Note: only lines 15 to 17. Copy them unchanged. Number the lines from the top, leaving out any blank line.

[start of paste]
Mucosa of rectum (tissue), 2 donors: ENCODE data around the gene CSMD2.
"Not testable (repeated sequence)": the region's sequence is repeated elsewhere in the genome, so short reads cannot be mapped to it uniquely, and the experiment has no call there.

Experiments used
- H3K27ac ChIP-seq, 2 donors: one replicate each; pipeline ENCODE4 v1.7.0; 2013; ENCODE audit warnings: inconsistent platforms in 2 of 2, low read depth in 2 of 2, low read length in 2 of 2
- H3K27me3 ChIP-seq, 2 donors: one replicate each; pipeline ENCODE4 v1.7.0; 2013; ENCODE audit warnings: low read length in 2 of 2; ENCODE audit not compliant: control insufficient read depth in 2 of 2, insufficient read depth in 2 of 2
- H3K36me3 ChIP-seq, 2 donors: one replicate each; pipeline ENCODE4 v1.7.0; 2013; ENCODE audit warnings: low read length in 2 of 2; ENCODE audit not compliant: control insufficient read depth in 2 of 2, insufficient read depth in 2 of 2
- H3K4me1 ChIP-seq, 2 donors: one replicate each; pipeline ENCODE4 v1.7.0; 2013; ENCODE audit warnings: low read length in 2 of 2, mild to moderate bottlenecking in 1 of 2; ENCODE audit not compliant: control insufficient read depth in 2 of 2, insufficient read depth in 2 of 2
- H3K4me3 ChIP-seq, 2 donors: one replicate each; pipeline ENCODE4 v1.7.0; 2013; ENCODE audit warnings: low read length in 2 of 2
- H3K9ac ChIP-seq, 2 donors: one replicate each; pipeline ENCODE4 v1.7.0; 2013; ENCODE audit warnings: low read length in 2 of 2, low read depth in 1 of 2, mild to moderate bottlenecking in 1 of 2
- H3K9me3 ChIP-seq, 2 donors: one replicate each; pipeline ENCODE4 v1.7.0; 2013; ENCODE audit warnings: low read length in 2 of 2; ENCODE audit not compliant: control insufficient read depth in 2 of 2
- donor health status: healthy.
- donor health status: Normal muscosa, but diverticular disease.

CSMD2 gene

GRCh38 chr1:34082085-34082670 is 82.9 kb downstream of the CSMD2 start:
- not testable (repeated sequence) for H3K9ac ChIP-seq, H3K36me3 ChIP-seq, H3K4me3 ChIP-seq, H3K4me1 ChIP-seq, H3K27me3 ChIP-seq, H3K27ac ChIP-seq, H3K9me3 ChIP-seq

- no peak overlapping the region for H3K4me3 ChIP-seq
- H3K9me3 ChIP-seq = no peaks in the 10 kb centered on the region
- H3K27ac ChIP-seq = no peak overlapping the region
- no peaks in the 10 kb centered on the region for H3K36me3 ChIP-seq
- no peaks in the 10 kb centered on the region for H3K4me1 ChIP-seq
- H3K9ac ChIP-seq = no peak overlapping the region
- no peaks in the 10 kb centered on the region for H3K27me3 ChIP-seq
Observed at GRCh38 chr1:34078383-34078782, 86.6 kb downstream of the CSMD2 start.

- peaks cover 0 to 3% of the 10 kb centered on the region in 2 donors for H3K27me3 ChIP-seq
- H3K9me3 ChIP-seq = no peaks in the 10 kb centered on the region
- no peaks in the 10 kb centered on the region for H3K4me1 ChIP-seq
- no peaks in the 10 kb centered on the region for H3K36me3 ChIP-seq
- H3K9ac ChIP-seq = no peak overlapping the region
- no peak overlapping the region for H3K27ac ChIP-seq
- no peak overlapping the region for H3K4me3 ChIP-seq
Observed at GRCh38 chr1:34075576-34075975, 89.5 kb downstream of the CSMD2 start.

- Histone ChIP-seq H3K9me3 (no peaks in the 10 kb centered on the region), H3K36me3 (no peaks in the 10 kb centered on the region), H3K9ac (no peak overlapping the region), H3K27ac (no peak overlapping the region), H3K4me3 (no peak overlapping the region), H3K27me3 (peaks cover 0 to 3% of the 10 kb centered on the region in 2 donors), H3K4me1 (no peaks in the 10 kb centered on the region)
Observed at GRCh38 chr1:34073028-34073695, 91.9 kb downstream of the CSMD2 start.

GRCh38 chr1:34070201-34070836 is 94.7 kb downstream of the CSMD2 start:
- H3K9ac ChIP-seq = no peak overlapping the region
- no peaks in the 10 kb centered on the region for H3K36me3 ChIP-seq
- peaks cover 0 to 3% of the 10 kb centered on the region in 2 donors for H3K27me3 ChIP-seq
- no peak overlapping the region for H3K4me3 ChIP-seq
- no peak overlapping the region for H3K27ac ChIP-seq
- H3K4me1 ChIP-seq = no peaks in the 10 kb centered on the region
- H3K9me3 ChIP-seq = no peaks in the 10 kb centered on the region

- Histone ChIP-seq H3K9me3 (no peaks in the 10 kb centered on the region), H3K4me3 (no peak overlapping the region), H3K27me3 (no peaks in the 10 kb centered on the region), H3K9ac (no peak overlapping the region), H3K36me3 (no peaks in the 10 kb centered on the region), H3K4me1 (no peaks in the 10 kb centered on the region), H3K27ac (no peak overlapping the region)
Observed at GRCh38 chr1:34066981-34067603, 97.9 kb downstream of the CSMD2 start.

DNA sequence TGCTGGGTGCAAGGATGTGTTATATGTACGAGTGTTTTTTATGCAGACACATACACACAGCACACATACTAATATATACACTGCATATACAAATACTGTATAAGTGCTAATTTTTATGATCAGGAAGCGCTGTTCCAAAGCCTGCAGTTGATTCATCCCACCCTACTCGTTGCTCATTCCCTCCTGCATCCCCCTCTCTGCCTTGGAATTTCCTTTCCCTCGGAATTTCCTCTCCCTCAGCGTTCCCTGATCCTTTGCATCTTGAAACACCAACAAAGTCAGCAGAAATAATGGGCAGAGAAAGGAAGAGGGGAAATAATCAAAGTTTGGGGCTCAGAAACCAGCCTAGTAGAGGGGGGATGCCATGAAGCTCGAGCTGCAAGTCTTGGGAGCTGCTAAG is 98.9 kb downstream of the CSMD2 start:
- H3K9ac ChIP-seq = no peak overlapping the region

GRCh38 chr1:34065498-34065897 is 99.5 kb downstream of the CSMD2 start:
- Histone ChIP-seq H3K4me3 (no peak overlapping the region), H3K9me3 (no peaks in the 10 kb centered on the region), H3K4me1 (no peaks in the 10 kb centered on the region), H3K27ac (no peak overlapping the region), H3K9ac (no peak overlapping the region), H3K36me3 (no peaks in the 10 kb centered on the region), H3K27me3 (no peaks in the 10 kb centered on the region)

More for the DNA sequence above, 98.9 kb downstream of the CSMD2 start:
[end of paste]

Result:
- not testable (repeated sequence) for H3K9ac ChIP-seq, H3K36me3 ChIP-seq, H3K4me3 ChIP-seq, H3K4me1 ChIP-seq, H3K27me3 ChIP-seq, H3K27ac ChIP-seq, H3K9me3 ChIP-seq

- no peak overlapping the region for H3K4me3 ChIP-seq
- H3K9me3 ChIP-seq = no peaks in the 10 kb centered on the region